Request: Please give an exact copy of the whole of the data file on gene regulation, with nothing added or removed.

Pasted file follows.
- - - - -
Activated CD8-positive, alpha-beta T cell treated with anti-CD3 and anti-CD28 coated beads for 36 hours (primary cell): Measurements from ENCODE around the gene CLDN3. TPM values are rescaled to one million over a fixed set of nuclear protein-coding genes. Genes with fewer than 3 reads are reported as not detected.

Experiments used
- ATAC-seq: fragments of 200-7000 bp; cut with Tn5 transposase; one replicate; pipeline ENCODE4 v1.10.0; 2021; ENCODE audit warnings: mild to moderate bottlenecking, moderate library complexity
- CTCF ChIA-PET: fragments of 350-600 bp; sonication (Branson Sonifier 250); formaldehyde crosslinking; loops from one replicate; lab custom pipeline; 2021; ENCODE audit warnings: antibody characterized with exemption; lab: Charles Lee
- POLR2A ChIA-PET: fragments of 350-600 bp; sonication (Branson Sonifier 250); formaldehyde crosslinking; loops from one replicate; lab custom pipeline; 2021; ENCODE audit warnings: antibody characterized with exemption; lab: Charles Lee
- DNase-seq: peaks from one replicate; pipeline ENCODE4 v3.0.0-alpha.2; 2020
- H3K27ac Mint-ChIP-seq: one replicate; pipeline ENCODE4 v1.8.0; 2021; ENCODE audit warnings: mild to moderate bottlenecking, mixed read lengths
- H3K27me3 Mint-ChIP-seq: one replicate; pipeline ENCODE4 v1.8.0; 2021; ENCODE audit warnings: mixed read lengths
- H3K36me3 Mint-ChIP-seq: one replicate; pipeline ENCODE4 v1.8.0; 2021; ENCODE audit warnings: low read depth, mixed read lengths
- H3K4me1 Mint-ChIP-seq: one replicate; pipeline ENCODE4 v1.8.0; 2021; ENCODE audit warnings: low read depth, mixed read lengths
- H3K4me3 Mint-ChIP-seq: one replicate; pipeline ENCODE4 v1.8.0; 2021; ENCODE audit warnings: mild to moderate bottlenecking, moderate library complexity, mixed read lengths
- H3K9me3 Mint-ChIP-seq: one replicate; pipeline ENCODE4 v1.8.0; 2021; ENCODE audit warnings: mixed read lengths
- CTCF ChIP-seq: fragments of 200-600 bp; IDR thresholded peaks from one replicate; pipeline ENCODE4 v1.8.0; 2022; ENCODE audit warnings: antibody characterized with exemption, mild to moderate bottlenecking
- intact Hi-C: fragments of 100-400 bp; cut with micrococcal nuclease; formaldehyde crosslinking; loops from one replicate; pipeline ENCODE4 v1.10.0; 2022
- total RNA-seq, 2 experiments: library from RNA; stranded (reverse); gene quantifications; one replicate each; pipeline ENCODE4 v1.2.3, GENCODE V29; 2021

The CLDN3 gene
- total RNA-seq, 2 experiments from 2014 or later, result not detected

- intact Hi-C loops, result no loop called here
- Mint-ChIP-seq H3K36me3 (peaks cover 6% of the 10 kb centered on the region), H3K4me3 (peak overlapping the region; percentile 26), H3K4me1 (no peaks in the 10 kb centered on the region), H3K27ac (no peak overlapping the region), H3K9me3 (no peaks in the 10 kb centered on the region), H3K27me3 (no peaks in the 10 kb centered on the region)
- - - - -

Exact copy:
Activated CD8-positive, alpha-beta T cell treated with anti-CD3 and anti-CD28 coated beads for 36 hours (primary cell): Measurements from ENCODE around the gene CLDN3. TPM values are rescaled to one million over a fixed set of nuclear protein-coding genes. Genes with fewer than 3 reads are reported as not detected.

Experiments used
- ATAC-seq: fragments of 200-7000 bp; cut with Tn5 transposase; one replicate; pipeline ENCODE4 v1.10.0; 2021; ENCODE audit warnings: mild to moderate bottlenecking, moderate library complexity
- CTCF ChIA-PET: fragments of 350-600 bp; sonication (Branson Sonifier 250); formaldehyde crosslinking; loops from one replicate; lab custom pipeline; 2021; ENCODE audit warnings: antibody characterized with exemption; lab: Charles Lee
- POLR2A ChIA-PET: fragments of 350-600 bp; sonication (Branson Sonifier 250); formaldehyde crosslinking; loops from one replicate; lab custom pipeline; 2021; ENCODE audit warnings: antibody characterized with exemption; lab: Charles Lee
- DNase-seq: peaks from one replicate; pipeline ENCODE4 v3.0.0-alpha.2; 2020
- H3K27ac Mint-ChIP-seq: one replicate; pipeline ENCODE4 v1.8.0; 2021; ENCODE audit warnings: mild to moderate bottlenecking, mixed read lengths
- H3K27me3 Mint-ChIP-seq: one replicate; pipeline ENCODE4 v1.8.0; 2021; ENCODE audit warnings: mixed read lengths
- H3K36me3 Mint-ChIP-seq: one replicate; pipeline ENCODE4 v1.8.0; 2021; ENCODE audit warnings: low read depth, mixed read lengths
- H3K4me1 Mint-ChIP-seq: one replicate; pipeline ENCODE4 v1.8.0; 2021; ENCODE audit warnings: low read depth, mixed read lengths
- H3K4me3 Mint-ChIP-seq: one replicate; pipeline ENCODE4 v1.8.0; 2021; ENCODE audit warnings: mild to moderate bottlenecking, moderate library complexity, mixed read lengths
- H3K9me3 Mint-ChIP-seq: one replicate; pipeline ENCODE4 v1.8.0; 2021; ENCODE audit warnings: mixed read lengths
- CTCF ChIP-seq: fragments of 200-600 bp; IDR thresholded peaks from one replicate; pipeline ENCODE4 v1.8.0; 2022; ENCODE audit warnings: antibody characterized with exemption, mild to moderate bottlenecking
- intact Hi-C: fragments of 100-400 bp; cut with micrococcal nuclease; formaldehyde crosslinking; loops from one replicate; pipeline ENCODE4 v1.10.0; 2022
- total RNA-seq, 2 experiments: library from RNA; stranded (reverse); gene quantifications; one replicate each; pipeline ENCODE4 v1.2.3, GENCODE V29; 2021

The CLDN3 gene
- total RNA-seq, 2 experiments from 2014 or later, result not detected

- intact Hi-C loops, result no loop called here
- Mint-ChIP-seq H3K36me3 (peaks cover 6% of the 10 kb centered on the region), H3K4me3 (peak overlapping the region; percentile 26), H3K4me1 (no peaks in the 10 kb centered on the region), H3K27ac (no peak overlapping the region), H3K9me3 (no peaks in the 10 kb centered on the region), H3K27me3 (no peaks in the 10 kb centered on the region)